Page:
Oxford Circus crossing London

M&S on winning its High Court challenge in embodied carbon case

On 1 March 2024, M&S won an important legal victory in their bid to redevelop their flagship Marble Arch Store, an Art Deco building on London’s Oxford Street.

The High Court has quashed the Secretary of State’s (“SoS”) controversial refusal of the M&S redevelopment.

Mrs Justice Lieven asserted that the SoS Michael Gove misinterpreted the National Planning Policy Framework (NPPF), effectively rewriting the policy to include a “strong presumption in favour of repurposing buildings” where no such presumption exists.


In 2021 M&S applied to demolish and upgrade its flagship store. M&S’s proposals were supported by the local council, the Mayor and an Independent Inspector.

In June 2022, the application received a number of objections, notably from Save Britain’s Heritage. As a result, the SoS called in the application for his own determination under section 77 of the Town and Country Planning Act 1990. In July 2023, the SoS refused to grant permission for the redevelopment, arguing it would “fail to support the transition to a low carbon future and would overall fail to encourage the reuse of existing resources including the conversion of existing buildings”.

The decision underlined the need for the property sector to consider carbon emissions and publicised the concept of embodied carbon (meaning the Co2 emitted from the production of construction materials) and its impact on planning decisions.

In late August 2023, M&S announced it would be challenging the validity of the SoS’s decision by statutory review.

M&S brought forward 6 grounds of challenge to the SoS’s refusal and successfully appealed to Judge Lieven to quash the decision on 5 of those grounds, set out below.

  1. Lieven asserted the SoS misinterpreted paragraph 152 of the NPPF when he said there is a “strong presumption in favour of repurposing buildings”. The judge claimed that the SoS had effectively rewritten the policy. She added that, while paragraph 152 contains some encouragement for the reuse of buildings, it does not contain anything that comes close to a presumption. In her conclusion, Judge Leiven commented the importance of noting “that where the NPPF wishes to create a presumption, or suggest or direct refusal if certain conditions are not met, this is made clear on the face of the NPPF”.
  2. The SoS failed to provide sufficient reasons for disagreeing with the Inspector on whether there were viable and deliverable alternatives to the scheme. The Inspector concluded in her inspection report that the structural issues and layout of the site would deter any meaningful refurbishment. The Court felt that in his decision letter the SoS did not “grapple with this issue” and held that that he could not simply assert his disagreement with the Inspector but needed to provide sufficient reasons for doing so. The Court concluded that in the absence of this information, it is impossible for the Court to determine the rationality or lawfulness of the SoS’s decision.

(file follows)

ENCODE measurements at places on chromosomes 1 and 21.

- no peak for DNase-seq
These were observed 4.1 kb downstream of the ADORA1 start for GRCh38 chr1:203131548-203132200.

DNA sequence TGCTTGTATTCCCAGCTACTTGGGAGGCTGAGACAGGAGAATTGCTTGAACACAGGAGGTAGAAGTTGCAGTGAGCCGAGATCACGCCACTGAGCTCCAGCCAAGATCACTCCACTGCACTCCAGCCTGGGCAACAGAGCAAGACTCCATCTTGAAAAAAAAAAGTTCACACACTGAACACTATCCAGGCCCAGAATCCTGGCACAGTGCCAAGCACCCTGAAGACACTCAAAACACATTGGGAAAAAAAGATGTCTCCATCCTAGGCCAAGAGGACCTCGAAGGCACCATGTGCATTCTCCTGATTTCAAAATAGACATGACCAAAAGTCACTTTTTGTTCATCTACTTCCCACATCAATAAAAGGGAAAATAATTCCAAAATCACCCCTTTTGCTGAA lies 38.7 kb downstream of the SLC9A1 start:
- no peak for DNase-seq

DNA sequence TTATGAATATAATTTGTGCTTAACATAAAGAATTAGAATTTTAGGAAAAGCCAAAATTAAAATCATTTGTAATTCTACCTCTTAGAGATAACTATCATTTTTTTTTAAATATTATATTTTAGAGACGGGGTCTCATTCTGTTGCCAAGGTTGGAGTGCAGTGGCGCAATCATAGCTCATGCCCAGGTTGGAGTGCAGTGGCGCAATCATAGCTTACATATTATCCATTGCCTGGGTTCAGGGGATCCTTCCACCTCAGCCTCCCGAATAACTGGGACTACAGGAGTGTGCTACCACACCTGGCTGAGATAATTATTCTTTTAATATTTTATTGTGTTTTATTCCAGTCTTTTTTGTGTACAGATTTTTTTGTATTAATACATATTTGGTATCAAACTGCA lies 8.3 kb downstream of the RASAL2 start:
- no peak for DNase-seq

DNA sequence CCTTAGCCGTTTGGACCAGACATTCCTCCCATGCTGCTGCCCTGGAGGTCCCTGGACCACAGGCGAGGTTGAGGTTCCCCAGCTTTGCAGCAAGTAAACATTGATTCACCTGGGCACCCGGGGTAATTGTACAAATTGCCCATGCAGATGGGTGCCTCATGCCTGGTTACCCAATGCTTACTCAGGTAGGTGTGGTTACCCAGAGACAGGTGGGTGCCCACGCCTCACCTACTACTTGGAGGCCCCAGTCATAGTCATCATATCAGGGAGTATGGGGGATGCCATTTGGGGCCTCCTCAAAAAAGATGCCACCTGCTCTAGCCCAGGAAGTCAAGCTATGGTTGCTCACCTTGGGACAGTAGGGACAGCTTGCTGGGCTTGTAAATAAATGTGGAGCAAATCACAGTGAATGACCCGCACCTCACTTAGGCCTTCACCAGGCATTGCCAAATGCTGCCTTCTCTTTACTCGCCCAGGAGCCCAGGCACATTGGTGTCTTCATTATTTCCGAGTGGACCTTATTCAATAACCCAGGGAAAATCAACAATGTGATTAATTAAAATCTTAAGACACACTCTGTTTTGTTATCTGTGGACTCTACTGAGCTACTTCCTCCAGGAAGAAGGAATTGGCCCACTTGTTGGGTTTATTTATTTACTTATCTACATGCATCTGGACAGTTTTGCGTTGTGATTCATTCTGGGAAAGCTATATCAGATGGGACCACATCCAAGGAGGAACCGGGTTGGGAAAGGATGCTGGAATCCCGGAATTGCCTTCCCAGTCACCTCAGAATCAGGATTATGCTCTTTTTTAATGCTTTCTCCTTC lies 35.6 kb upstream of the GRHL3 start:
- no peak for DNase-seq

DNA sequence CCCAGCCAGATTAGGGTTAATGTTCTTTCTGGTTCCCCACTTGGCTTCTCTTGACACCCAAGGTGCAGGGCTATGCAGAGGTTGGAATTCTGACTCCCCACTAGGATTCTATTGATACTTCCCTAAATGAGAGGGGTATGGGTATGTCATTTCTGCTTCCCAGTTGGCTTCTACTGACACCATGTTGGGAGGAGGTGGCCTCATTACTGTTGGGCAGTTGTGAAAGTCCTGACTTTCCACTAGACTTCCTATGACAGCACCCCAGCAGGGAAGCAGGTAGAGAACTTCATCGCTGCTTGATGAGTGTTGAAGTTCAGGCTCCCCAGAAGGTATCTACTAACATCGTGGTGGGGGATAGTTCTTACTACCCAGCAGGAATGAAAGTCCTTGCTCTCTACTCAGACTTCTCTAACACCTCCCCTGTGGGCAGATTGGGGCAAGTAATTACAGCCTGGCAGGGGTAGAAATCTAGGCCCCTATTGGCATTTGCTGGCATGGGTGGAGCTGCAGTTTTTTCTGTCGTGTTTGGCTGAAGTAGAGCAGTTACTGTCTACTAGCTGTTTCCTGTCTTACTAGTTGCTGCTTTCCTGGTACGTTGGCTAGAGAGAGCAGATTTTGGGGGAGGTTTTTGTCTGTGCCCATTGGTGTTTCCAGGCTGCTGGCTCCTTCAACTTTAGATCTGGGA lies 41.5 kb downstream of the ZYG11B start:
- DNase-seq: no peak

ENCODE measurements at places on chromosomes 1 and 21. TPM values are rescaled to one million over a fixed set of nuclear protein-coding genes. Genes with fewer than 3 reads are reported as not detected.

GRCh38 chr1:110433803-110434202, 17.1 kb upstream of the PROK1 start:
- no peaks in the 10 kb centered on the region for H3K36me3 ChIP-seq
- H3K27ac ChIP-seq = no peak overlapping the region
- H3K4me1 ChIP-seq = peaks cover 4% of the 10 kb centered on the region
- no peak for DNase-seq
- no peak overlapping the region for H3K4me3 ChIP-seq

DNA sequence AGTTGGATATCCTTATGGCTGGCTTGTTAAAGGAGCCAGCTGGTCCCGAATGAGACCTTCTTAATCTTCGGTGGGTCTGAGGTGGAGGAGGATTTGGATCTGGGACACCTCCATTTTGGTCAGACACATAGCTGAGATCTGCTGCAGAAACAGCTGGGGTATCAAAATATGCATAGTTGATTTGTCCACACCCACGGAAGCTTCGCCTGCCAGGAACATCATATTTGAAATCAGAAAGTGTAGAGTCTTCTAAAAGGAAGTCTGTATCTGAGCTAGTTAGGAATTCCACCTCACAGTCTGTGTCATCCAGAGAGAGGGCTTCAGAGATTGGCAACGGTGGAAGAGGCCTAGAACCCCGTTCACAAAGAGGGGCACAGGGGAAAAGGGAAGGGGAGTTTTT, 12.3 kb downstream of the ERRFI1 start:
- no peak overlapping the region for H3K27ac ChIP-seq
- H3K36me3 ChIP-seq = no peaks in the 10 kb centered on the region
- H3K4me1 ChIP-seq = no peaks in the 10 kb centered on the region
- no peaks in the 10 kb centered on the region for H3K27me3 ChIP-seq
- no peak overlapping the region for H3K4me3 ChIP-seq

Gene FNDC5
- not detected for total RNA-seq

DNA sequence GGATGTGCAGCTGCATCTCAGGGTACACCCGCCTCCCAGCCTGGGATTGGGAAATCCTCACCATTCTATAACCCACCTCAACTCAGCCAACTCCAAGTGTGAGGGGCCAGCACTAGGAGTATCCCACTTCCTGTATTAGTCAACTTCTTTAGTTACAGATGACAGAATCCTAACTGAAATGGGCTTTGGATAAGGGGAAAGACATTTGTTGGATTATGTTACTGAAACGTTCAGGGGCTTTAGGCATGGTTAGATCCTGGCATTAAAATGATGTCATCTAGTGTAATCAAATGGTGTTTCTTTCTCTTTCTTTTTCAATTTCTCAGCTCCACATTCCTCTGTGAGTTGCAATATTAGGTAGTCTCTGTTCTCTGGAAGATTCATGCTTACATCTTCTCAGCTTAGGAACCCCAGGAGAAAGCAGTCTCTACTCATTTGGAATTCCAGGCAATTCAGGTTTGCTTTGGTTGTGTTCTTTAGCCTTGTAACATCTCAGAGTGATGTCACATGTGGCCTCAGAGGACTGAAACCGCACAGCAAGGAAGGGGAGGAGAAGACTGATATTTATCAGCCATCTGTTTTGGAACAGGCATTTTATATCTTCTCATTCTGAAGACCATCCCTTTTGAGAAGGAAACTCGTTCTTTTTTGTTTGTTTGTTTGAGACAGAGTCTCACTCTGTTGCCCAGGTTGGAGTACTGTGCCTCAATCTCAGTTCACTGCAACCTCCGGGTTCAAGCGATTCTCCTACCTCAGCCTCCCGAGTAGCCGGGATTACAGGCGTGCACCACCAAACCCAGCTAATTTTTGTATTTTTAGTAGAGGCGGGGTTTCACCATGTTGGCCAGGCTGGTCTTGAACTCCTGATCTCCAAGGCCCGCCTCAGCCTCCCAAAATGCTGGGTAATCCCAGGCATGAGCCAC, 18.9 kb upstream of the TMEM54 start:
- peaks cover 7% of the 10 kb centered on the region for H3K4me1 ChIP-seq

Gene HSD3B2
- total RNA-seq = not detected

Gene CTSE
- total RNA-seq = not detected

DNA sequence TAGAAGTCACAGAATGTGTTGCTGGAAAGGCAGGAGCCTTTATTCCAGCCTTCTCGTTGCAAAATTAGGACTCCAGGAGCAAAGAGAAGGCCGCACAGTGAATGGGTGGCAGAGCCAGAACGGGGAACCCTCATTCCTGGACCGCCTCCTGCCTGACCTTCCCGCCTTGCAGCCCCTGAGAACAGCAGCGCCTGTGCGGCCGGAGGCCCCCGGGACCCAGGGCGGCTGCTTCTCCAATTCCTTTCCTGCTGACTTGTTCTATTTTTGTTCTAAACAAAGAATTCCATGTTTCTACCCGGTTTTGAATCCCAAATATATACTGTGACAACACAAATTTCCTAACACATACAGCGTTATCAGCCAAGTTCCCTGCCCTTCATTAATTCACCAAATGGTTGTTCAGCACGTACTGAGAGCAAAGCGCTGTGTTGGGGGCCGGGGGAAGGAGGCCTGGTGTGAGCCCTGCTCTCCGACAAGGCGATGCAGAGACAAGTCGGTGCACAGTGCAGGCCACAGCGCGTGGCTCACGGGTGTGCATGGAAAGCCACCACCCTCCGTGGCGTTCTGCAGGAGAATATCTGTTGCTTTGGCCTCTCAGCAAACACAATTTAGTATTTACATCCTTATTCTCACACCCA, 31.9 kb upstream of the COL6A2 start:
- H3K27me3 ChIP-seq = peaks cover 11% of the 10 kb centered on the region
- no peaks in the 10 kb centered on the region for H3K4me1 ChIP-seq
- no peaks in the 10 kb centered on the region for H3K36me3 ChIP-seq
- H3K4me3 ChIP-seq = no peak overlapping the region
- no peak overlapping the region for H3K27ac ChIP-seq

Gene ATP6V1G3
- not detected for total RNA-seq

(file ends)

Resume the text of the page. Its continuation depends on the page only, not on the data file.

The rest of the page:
3. The Court held that the SoS failed to grapple with implications of refusal and loss of public benefit by refusing the application against the heritage impacts. The Inspection Report raised the possibility that without significant intervention to the property the store may be used by multiple trades including “American candy and luggage type stores.” The Inspector highlighted the potential conflict this would create with the aspirations of the Development Plan and the “wider vision for the retail heart of London”. The Court concluded that a reader of the report would be “left in a position of understanding that the loss of the benefits would be highly material”. In her judgment, Lieven found it difficult to understand the SoS’s reasoning for giving this consideration so little weight in the decision process and therefore found in favour of M&S on this ground.
  4. The SoS simply stated that, in refusing the application, the harm to the vitality and commercial viability of Oxford Street, “would be limited”. He did not explain why he reached this conclusion. The Court regarded this issue as one of the most important considerations in the application. The Court stated that “it is obvious to any informed reader of the Inspection Report that significant harm to the vitality and viability at the western end of Oxford Street will have implications across the centre because of the loss of investment across the designated town centre”. Further, the SoS did not provide any reasoning to contradict the Inspector’s findings of significant harm, which the Court felt was necessary to justify his assertions.
  5. Finally, Lieven found that the SoS misapplied the London Plan, referring to their interpretation as “transparently wrong”. She claimed that the net zero-carbon reference within the policy is concerned with operational carbon impacts, and not construction carbon impacts. Lieven arrived at this conclusion as the words “net zero” were defined in the policy documents, limiting the scope of interpretation. Her comments were that “any other interpretation of the policy would be both nonsensical, and contrary to the obvious words.” The SoS incorrectly understood that the requirement for carbon offsetting applied to embodied carbon and not just operational carbon. The judge inferred that had the SoS correctly understood the policy he might have come to a different conclusion.

In summary, the High Court decision may prompt relief among developers looking to redevelop rather than retrofit. Nonetheless, the judgment highlights the need for clearer guidance and national policy on reusing, rather than demolishing, buildings.

To discuss any of the issues raised in this article, or similar Specialist Real Estate issues, please contact someone from our Real Estate team.

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